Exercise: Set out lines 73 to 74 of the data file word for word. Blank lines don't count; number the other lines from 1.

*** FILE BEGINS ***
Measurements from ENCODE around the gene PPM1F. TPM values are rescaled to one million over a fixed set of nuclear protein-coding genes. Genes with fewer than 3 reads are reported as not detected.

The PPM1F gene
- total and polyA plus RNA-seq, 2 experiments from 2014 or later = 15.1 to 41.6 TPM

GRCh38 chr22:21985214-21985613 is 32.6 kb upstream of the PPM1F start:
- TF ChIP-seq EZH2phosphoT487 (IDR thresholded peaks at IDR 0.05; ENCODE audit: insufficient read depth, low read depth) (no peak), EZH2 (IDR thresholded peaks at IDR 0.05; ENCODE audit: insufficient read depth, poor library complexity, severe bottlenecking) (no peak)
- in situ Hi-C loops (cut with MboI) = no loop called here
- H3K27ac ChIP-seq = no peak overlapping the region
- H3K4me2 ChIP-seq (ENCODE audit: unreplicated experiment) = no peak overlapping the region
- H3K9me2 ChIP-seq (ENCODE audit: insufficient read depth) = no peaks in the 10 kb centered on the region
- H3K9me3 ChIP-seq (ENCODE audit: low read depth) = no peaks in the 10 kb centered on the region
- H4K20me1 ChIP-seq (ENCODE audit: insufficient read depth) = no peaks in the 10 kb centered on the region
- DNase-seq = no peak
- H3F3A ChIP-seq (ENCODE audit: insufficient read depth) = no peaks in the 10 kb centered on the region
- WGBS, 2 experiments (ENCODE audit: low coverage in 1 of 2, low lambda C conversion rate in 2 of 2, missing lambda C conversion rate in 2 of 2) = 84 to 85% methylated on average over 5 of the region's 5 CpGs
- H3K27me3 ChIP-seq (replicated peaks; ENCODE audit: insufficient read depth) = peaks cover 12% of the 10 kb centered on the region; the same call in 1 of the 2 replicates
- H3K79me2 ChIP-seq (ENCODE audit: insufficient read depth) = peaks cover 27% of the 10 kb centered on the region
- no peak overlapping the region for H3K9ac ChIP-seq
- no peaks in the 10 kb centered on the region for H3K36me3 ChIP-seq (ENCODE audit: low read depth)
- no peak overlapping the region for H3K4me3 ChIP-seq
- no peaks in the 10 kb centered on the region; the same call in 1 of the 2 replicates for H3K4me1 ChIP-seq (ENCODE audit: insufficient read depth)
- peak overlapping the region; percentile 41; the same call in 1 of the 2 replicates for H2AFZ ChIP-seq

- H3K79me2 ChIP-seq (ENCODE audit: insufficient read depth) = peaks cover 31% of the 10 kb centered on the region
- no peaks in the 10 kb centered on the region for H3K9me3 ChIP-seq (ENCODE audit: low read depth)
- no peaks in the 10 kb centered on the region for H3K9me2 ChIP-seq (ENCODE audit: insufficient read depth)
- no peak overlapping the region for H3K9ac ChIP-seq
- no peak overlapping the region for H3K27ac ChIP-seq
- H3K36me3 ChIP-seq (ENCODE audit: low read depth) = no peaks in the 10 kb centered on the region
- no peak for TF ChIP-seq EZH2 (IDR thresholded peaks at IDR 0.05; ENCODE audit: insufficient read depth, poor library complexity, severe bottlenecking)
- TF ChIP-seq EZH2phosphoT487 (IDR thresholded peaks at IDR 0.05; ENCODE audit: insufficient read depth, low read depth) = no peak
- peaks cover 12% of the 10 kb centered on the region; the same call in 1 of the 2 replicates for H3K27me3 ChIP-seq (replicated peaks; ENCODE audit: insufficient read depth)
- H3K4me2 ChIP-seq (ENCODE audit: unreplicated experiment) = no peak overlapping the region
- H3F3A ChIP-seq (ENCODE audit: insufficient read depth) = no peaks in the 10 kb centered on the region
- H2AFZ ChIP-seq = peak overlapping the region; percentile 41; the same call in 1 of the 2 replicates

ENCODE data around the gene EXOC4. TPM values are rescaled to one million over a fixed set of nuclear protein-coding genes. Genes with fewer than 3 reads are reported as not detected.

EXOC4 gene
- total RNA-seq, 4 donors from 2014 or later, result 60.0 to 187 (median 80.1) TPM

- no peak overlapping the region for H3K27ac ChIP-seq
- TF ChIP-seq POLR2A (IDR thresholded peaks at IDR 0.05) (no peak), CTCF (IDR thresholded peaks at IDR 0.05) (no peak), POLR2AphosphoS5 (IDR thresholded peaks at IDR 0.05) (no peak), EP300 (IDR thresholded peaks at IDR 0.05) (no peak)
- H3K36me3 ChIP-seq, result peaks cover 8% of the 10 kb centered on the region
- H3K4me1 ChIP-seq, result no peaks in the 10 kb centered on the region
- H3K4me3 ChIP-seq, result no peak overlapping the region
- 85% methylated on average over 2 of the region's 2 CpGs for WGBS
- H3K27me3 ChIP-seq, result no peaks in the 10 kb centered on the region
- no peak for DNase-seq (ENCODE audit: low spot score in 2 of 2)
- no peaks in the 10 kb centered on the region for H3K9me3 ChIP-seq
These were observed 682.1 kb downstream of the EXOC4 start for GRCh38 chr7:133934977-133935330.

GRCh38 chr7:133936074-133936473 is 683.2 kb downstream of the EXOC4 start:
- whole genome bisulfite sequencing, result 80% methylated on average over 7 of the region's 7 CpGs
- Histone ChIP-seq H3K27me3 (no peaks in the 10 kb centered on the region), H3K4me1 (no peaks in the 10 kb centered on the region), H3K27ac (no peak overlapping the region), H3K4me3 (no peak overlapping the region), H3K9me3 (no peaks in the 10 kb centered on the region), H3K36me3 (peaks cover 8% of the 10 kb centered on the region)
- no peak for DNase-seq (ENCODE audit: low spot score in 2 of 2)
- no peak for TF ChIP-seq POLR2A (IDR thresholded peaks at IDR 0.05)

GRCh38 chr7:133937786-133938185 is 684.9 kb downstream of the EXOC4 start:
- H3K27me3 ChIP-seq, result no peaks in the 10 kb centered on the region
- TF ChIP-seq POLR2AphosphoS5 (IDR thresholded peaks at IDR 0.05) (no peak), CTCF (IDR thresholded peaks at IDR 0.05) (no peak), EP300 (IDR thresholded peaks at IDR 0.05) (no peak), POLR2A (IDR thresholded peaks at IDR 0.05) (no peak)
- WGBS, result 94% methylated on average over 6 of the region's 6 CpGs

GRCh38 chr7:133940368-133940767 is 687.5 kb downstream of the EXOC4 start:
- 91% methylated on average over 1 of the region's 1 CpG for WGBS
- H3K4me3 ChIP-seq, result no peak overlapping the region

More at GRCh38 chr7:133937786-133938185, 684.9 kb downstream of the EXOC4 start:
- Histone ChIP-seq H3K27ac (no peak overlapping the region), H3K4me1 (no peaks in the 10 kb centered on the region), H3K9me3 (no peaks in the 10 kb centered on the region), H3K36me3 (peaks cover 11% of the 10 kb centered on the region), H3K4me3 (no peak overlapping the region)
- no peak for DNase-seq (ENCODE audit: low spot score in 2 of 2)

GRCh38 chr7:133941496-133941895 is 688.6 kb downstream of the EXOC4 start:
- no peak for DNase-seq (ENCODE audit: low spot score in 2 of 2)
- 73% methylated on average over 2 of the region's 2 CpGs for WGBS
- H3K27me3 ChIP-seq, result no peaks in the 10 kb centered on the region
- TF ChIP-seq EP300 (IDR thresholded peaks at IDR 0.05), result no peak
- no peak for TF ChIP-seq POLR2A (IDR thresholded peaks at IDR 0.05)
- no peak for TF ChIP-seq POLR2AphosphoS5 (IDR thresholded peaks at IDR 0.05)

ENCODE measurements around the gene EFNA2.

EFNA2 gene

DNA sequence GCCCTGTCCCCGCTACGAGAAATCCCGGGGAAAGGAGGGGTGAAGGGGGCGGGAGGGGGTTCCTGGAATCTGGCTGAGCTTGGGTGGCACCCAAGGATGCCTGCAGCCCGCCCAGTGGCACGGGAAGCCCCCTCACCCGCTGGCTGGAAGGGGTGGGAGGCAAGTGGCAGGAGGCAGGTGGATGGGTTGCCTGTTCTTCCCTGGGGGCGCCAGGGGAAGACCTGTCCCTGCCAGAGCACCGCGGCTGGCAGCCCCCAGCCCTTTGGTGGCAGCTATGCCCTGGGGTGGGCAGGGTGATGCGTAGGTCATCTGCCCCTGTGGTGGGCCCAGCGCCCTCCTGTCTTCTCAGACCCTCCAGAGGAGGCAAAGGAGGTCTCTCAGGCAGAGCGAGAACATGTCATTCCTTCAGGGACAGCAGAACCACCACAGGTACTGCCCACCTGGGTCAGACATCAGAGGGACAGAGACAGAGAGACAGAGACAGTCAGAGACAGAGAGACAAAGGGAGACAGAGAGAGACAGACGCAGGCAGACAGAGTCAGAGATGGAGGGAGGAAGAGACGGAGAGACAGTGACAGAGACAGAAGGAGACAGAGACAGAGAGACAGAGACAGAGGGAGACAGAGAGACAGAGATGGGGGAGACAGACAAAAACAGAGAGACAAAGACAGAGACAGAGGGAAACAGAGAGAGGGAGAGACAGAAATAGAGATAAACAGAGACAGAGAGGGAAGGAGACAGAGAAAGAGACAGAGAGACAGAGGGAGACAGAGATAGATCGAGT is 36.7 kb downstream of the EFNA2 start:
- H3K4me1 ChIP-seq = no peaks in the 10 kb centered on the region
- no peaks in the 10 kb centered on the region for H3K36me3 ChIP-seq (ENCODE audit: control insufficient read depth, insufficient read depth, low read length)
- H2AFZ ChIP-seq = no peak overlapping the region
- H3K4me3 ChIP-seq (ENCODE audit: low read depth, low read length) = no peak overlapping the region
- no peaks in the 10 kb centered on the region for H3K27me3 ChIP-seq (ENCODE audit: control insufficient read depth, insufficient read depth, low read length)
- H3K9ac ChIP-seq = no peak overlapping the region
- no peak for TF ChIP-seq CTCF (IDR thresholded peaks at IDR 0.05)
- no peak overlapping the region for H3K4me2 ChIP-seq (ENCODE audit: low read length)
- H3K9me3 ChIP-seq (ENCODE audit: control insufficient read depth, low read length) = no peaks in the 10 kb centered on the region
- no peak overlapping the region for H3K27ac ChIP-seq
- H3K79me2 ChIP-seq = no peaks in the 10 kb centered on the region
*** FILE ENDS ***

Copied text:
- no peaks in the 10 kb centered on the region for H3K36me3 ChIP-seq (ENCODE audit: control insufficient read depth, insufficient read depth, low read length)
- H2AFZ ChIP-seq = no peak overlapping the region